Data Science with Spark on the Databricks Cloud – Training at SparkSummit (East)

DataSci-03-P24We had a good Data Science training session in Sheraton, Times Square, NY; second day of SparkSummit (East). It was my privilege to co-author and lead the Data Science track, along with Reza, Paco, Andy, Hossein, TD,Joseph and Xiangrui. I have shared the slideset at Slideshare as well as at the Databricks site.

This was the second time I was involved with a training fully based off of the Databricks cloud and it worked out very well ! The Databricks cloud was very robust and resilient. Unfortunately we had problems with the wireless at the Sheraton Hotel !DataSci-03-P27
The training was a mixture of hands-on and lecture.We sterted out with a dataset of 30 records and then moved onto the titanic dataset (900) to the movielens medium (1,000,000) and finally with the RecSyschallenge dataset (33,000,000!). What a progression in a day !

You can see the details in the slides. Ping me if you have any questions.

DataSci-03-P28Data wrangling over the RecSysChallenge 2015 data captures the essence of the Databricks cloud. I will quickly cover the RecSys Challenge dataset as an illustration.

The training data consists of 33,003,944 clicks and 1,150,753 buys. Our mission, if we choose to accept is to predict the session-items bought from a test dataset of 8,251,791 clicks.

A quick data exploration workflowdbc-01:



All at scale, in an elastic cloud, seamlessly moving between dev, model, stage and prod ! The magic of Databricks Cloud !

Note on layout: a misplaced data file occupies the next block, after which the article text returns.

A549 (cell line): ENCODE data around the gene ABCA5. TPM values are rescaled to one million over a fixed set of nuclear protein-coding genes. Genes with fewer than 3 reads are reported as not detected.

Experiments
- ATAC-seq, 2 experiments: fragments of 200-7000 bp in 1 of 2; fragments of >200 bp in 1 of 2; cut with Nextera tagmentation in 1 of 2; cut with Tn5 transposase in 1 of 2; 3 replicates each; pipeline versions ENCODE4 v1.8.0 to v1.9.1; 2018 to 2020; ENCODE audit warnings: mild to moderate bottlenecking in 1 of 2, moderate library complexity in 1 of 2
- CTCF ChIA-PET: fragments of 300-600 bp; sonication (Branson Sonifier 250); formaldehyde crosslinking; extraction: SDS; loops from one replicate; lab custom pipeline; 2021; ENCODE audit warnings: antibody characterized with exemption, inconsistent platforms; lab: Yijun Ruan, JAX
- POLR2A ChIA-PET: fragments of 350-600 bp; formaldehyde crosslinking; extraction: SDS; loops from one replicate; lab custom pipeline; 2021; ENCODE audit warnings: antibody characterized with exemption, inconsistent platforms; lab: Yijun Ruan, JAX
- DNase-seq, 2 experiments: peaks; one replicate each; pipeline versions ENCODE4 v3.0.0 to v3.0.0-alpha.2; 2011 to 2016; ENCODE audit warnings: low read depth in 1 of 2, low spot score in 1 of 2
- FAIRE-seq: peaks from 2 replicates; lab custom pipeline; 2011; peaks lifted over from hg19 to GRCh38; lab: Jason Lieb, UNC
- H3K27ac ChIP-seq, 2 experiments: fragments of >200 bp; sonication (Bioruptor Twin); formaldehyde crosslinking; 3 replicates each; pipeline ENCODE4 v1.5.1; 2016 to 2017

BTW, we also explored the State Of the Union Speeches from Washington, Lincoln, FDR, Clinton, Bush & Obama. The graphs below show a succinct view of the mood of the nation at each periods …


And finally after 100 slides later …!


The Art of NFL Ranking, the ELO Algorithm and FiveThirtyEight

In this blog, I will focus on the NFL Ranking based on the ELO algorithm that Nate Silver’s FiveThirtyeight uses. The guys at 538 have done a good job.The ELO and NFL ranking was part of my workshop at the Global Big Data Conference this Sunday. The full presentation is in slideshare

ELO – the algorithm made famous by Facebook & depicted in the movie Social Network


 Basic ELO


The k-Factor is the main leverage point to customize the algorithm for different domains.

  • For example Chess has no notion of a season; Soccer,Football & Basket ball are dependent on seasons – teams change during different seasons
  • Chess has no score to consider except WIn,Lose or Draw; but ball games have scores that need to be accommodated
  • For Chess k=10; for soccer it varies from 20 to 60; 20 for friendly matches to 60 for World Cup Finals
  • As we will see later, NFL adjusts k with the Margin Of Victory Multiplier